U2: "Pride" and "MLK." Crushingly obvious. Have a dream.
PHIL SPECTOR, convicted murderer and one of the most influential and successful record producers in rock ’n’ roll, who generated a string of hits in the early 1960s defined by the lavish instrumental treatment known as the wall of sound, died of COVID complications on Saturday. He was 81. My recollection is that in the 80s -- outside of The Ramones and (indirectly) Springsteen -- Spector was quite out of fashion; I had to pick up a single-LP compilation of his greatest productions as an import. He eventually got back into the critical lexicon after the release of the Back to Mono box set. But in that NYT obit, perhaps the most telling quote comes from Jimmy Iovine: “Making dark records and pop records are separate things. When you can combine the two worlds, you’ve achieved greatness. He not only achieved it, he basically invented it.” Spector could occasionally be ebullient (“Da Doo Ron Ron”), but the darkness was never far away, even in the undertone of desperation in songs like “Be My Baby,” “Walking in the Rain” and “You’ve Lost That Lovin’ Feeling.” His trademark Wall of Sound embodied drama and romance, but also loneliness and isolation. That Spector would produce "He Hit Me (And It Felt Like a Kiss" before quickly pulling it off shelves certainly hinted at the person apparently rightly savaged in ex-wife Ronnie Spector's memoirs. And few people generate internet listicles about the artists he held at gunpoint, all of which happened before he killed actress Lana Clarkson (Fast Times at Ridgemont High). I would say that Spector's legacy in pop musis is not entirely unlike O.J. Simpson's legacy in pro football, except that canceling Spector would also partially cancel the artistry of so many others, including Ronnie Spector, Darlene Love, Tina Turner, John Lennon, The Ramones, and perhaps most of all the Wrecking Crew, none of whom deserve it. BONUS: Here's Darlene Love on Spector at length. And Ronnie Spector's statement.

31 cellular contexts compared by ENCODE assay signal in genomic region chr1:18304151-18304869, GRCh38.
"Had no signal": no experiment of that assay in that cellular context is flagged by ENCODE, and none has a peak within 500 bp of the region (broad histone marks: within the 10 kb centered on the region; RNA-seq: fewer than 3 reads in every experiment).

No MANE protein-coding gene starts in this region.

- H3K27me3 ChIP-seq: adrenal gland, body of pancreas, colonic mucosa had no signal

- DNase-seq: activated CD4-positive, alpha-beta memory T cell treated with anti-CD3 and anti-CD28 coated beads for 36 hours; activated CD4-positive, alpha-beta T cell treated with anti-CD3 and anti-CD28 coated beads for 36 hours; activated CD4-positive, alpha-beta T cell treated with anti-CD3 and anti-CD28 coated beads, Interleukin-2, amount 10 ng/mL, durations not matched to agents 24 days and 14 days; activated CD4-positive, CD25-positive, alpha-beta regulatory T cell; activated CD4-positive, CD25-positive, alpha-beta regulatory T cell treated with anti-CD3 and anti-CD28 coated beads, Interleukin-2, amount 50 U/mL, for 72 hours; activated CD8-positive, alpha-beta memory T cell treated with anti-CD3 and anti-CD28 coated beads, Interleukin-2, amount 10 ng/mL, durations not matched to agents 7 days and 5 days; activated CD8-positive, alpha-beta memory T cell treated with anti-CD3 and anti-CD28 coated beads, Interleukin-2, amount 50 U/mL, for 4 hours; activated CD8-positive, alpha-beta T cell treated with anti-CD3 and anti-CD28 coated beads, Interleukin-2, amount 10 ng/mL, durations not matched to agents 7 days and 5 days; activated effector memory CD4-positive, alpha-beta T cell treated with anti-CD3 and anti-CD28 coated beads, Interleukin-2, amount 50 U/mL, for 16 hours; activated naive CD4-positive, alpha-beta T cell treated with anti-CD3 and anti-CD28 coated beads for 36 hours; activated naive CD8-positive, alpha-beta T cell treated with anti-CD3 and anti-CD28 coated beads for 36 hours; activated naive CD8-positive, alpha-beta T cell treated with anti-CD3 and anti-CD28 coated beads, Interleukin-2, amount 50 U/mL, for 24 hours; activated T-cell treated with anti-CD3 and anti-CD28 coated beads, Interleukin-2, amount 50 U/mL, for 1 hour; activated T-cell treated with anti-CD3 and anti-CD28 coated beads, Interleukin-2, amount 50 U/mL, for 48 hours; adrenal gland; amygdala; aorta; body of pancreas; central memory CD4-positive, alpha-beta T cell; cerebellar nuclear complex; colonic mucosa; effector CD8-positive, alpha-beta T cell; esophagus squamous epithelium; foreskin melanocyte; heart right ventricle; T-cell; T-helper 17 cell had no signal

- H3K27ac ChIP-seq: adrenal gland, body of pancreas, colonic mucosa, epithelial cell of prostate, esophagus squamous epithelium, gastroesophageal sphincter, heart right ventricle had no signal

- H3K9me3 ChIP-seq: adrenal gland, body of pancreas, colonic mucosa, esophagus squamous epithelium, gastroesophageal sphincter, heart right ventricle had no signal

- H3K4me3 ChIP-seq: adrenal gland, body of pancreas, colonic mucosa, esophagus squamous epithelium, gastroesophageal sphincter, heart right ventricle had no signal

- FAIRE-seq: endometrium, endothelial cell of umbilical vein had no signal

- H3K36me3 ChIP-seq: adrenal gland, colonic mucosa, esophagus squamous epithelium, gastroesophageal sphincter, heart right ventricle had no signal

SYLVAIN SYLVAIN, a key member of the New York Dolls, the influential though short-lived proto-punk band whose outrageous shows at Max’s Kansas City and other venues paved the way for the era of the Ramones and the Sex Pistols, died on Wednesday of cancer at his home in Nashville. He was 69.
DAVID BOWIE's career from Let's Dance through Blackstar gets over three hours of discussion and analysis in Part 3 on Political Beats with guest Damon Linker. It should drop this morning, though I heard and greatly enjoyed it last week through Patreon. UPDATE: Apparently, the holiday has delayed it a day on other platforms.
CHRIS FRANZ (Talking Heads, Tom Tom Club) has stories and songs for World Cafe.
BEACH BUNNY streams their Blame Game EP.
ARIEL PINK's ex-girlfriend has made claims of physical and sexual abuse as part of a court case in Los Angeles.
THE NUMBER ONES looks at "Human," the flukey late-career dance-pop hit that the Human League recorded with Jimmy Jam and Terry Lewis.
DION: A vintage performance of "Abraham, Martin & John."
WEEKEND BOX OFFICE? The Marksman tops the chart with a 3.2MM debut. Croods: A New Age places with 2MM an a 13 percent increase. Wonder Woman 1984 shows with 2.6MM on a 13 percent drop.
GODZILLA vs KONG is moving up to premiere on screen and HBOMax on March 26 instead of May 21.
JUSTICE LEAGUE as a four-hour movie instead of a mini-series?
MGM IS FOR SALE (Again)?
WHO KILLED HOLLYWOOD (Again)?
ONCE UPON A TIME IN HOLLYWOOD: What was originally crafted as a paean to late-1960s Hollywood now serves as an elegy for pre-2020 America.
BETTY WHITE turns 99.
NICOLAS CAGE is in Willy’s Wonderland.
JAMIE LYNN SPEARS Implicates Elon Musk in the Death of Her Cats.
THE SQUIRREL THREAT takes up a knife.
ELECTRIC EELS Hunt in Packs, Shocking Prey and Scientists.
BALI'S THIEVING MONKEYS can spot high-value items to ransom.